Photography by Ye Rin Mok
Sonya Sombreuil, a Santa Cruz-born artist now living in LA, is best known for her streetwear line COME TEES. Much like Sonya’s own personal style, the COME TEES aesthetic is cohesive in its clever chaos - colorful symbols of punk culture and spirituality are hand-silk screened on vintage denim alongside graphic text which wavers between lyric or mantra. Sonya's overflow of output from the last year (a solo painting show, and the launch of a denim capsule collection in NYC, sported by undeniable cultural hitters like Rihanna and Kanye) indicate an artist brimming with drive.
It's impossible to deny Sonya's kindness and unique spirit as well as her nonconformist line of clothing. We spent an afternoon in Sonya's studio in West Adams, Los Angeles sifting through piles of her handmade patches while she spoke about her adolescence and evolving art practice.
How did your childhood in Santa Cruz contribute to your perspectives as an adult?
Santa Cruz is a really strange place. I was an outsider even in a town that is notoriously off-beat. My place was really at the used bookstore, the flea market and the legendary and now shuttered Goodwill Bins. I felt misunderstood, and I identified with the rarified objects I would drum up. I think a sense of isolation in Santa Cruz drove me to establish the deep experience of community I have had in my adult life.
Are there any objects or pieces of clothing which you've owned for a majority of your life?
I've had certain T-shirts and jewelry for my entire life as an adult. In particular jewelry--I began working at a silver store called Super Silver at age 14, and much of my jewelry I still rock almost daily, I acquired around then. There's pictures of me as a kid wearing a Residents t-shirt and I still wear it from time to time. Most of my favorite things to wear belonged to my mom.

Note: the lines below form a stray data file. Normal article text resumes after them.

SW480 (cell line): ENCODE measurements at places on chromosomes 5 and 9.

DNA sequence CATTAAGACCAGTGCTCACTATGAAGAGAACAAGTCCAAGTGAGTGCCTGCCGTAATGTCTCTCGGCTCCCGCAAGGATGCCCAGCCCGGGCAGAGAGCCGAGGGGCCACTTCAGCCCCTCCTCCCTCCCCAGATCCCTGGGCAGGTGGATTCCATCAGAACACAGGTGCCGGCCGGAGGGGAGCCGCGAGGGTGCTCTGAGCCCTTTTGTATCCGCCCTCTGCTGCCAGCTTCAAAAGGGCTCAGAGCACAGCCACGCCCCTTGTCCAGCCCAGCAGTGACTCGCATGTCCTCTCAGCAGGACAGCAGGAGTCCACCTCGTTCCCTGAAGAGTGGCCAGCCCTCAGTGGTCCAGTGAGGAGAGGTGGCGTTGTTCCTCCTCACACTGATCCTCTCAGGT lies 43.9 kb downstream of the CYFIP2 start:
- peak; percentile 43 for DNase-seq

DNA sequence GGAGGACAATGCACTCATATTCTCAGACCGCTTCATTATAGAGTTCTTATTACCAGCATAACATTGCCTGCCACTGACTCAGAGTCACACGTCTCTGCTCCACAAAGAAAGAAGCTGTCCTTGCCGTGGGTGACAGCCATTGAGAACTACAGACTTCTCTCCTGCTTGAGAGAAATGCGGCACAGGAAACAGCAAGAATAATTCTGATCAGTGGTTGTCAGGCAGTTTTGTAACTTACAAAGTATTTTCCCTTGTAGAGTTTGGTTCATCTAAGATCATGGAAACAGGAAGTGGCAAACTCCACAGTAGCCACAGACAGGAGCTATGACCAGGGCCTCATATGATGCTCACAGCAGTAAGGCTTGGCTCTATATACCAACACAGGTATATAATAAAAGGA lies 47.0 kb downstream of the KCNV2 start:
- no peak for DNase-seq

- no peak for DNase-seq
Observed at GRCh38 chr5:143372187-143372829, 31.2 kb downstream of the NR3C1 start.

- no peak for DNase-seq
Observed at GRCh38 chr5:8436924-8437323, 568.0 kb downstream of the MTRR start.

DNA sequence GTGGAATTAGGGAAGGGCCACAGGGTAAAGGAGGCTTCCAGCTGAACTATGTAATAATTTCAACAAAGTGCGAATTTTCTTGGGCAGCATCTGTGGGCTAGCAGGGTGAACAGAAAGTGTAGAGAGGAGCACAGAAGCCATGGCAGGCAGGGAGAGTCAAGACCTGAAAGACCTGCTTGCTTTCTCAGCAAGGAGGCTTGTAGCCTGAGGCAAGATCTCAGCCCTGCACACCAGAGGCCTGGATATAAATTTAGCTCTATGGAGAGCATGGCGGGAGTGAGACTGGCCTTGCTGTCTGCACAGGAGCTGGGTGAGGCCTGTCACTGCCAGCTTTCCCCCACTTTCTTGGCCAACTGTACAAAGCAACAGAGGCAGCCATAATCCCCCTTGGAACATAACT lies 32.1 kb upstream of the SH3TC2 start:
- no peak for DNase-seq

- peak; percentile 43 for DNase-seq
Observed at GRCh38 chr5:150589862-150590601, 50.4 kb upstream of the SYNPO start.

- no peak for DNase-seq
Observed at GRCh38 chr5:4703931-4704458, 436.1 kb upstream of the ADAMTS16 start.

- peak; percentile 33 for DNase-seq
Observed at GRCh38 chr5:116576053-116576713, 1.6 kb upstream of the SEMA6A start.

Music seems to be a huge part of Cometees and your creative process - what is a song or musician you often return to?
Honestly, I was raised on a lot of reggae, and I still find myself reverting to roots reggae in between musical fascinations. I love early Wailers and I love a lot of bay area rap. I talk about this a lot, but I love late Duke Ellington and its one of the easist things for me to put on. That feels like home to me.
What’s the biggest challenge for a working artist in LA? And conversely, what’s the biggest reward?
Distraction. For much of my life I lived in places that were off the beaten path and that can be really conducive to going deep in your work. The biggest reward is the access to people and culture.
How will 2019 be different from 2018 for you?
2018 was a grind. 2019 I want to find ways to reward myself because I love working, but I need to punch out every once in a while.
What's your favorite thing about being your age right now?
My intuition gets more and more refined as I get older. I have more ability to understand circumstance and to relate to people in a deep way. When I was younger I needed people to mirror me, because I was working on defining myself, now I am much more into learning about other people.